In recent years, Chinese official policy toward Muslim citizens has firmly shifted to one of active assimilation. In Xinjiang, Muslim public servants have been told to forego fasting during the holy month of Ramadan, headscarves and long beards have been banned, and Mandarin is gradually becoming the only language of instruction in schools populated by Muslim minorities. Who gets to go on the Hajj, not to mention long-term studies and residence in the wider Muslim world, is being strictly controlled by selective granting of passports and other travel documents.
These assimilation policies are accompanied by continued increase in security presence and Internet surveillance, all in the name of stamping out Islamic fundamentalism and resulting threats of domestic terrorism. They have found ever-more vocal support among the non-Muslim majority in China, who has become more openly critical of Muslims within their country. Even Muslim practices long present and familiar with the Chinese public, such as halal restaurants and mosques, have come under attack in online forums and social networks.
As expected, such policies are not going down well with the local Muslim, and in particular, Uyghur populations. Separatist organizations such as East Turkestan Islamic Movement has found solid following among Uyghur exile communities in places like Turkey while more Chinese Muslims, both Uyghur and non-Uyghur, have become more anxious about their ability to practice Islam freely in China without incurring the wrath of the government and the non-Muslim general public. Muslims have already conducted several terror attacks in China, likely to protest restrictive policies.
From the perspective of grand strategy, Chinese government’s policy of diluting Muslim identity within China, and in the process, alienating Chinese Muslims, can be highly counterproductive. To be more specific, if we consider China’s long-term goal of creating a more multilateral world where no one dominant superpower dictate the directions of global affairs, an informal alliance with Muslims, and in particular, Muslim extremists would serve Chinese national interests incredibly well.
After all, in the past decade or so, Islamic fundamentalism has proven itself to be a highly capable adversary of the United States. In front of conventional military might the US brought forth in Iraq and Afghanistan, Islamic fundamentalists not only managed to survive American invasions, but have also been able to quietly strengthen themselves through recruiting disgruntled youths and gather resources in post-invasion chaos. The failure of American nation-building in the two countries, reflected in inability to provide basic public services, much less stable democracy and functioning economy, only helped to strengthen radical Islam.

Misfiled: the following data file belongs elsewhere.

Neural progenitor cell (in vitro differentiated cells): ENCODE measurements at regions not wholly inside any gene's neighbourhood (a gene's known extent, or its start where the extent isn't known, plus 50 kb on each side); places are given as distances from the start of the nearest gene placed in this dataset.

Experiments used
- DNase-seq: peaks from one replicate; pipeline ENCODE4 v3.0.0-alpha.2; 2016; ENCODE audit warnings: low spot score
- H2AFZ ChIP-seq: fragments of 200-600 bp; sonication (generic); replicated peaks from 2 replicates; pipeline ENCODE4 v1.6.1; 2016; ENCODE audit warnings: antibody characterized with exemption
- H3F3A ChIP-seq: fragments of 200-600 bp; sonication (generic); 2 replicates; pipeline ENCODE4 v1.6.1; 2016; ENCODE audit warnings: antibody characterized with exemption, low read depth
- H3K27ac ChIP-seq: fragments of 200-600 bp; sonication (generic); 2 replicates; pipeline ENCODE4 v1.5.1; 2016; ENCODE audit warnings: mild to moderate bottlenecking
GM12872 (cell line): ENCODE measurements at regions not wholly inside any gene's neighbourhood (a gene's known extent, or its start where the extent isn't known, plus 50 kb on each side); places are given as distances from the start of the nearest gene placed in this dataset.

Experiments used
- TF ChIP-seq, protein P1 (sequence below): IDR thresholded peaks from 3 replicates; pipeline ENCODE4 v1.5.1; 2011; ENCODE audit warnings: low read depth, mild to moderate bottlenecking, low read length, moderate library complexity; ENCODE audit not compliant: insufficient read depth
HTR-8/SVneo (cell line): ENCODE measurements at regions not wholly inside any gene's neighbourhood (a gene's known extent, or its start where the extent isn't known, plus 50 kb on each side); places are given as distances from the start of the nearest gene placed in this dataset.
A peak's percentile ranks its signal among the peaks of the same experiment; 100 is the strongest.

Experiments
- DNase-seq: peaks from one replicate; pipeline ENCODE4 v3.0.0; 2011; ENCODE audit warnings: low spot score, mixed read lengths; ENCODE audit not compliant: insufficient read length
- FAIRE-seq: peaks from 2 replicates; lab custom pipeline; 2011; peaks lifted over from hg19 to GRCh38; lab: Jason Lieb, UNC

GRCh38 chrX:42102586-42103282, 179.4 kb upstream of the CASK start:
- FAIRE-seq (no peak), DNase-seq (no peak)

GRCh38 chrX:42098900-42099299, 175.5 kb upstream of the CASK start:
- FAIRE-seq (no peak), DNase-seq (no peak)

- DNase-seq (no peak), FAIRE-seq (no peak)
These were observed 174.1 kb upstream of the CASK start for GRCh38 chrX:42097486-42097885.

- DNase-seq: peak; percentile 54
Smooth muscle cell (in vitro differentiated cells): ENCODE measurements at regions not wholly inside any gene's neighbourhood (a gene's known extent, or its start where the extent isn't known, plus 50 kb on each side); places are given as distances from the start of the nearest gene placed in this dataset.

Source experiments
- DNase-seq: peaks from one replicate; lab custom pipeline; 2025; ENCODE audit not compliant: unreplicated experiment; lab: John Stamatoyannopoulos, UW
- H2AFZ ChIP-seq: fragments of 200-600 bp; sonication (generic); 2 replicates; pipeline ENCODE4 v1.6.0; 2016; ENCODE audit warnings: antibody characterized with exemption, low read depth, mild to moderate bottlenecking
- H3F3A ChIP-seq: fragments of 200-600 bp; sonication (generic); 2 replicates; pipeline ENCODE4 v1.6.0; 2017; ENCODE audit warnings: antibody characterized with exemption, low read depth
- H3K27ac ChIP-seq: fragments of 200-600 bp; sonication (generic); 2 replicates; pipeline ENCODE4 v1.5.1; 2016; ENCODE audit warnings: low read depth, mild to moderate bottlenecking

For China to go against Islamic fundamentalism, both within China and around the world, is to make the exact same mistake that the US made over and over across the Middle East. Opposing radical Muslims through policy-making, inciting populist opposition among non-Muslims, as well as outright attacks on Muslim institutions and individuals will only turn Islamic radicals into an open enemy and strengthen it over time. It is a fight that a China that seeks greater global role can ill-afford.
Instead, China ought to accommodate Islamic fundamentalism and quietly support and even finance Islamic radicals on the condition that they continue their battles against Americans and not against China. So far, Islamic fundamentalism has proven itself to be a low-cost way of draining large amounts of American resources, spent on domestic security, Muslim immigrants/refugees screening, and anti-terror operations around the world. If the scales of Islamist operations can be expanded with state financing from China, bigger American counteractions drain more American resources even as China continues to increase its own resources. In other words, Islamic fundamentalists battling the US can be used as a tool to hasten the relative rise of China vis-à-vis the US.
However, Chinese government and public’s continued suppression of Chinese Muslims mean that today, Islamic fundamentalists seek to target China for the exact same reasons that they would target the US. The fact that the likes of ISIS have declared China as a target for attack has already started putting China in the same Islamic terror quagmire that the US faces today.
To extricate itself from these negative attention of the Islamic fundamentalists, China ought to quickly reverse any assimilation policy targeting Muslim minorities. By being tolerant toward Muslims within and outside its borders, China can, in the long run, ally itself with radical Islam in a common battle against continuing American hegemony.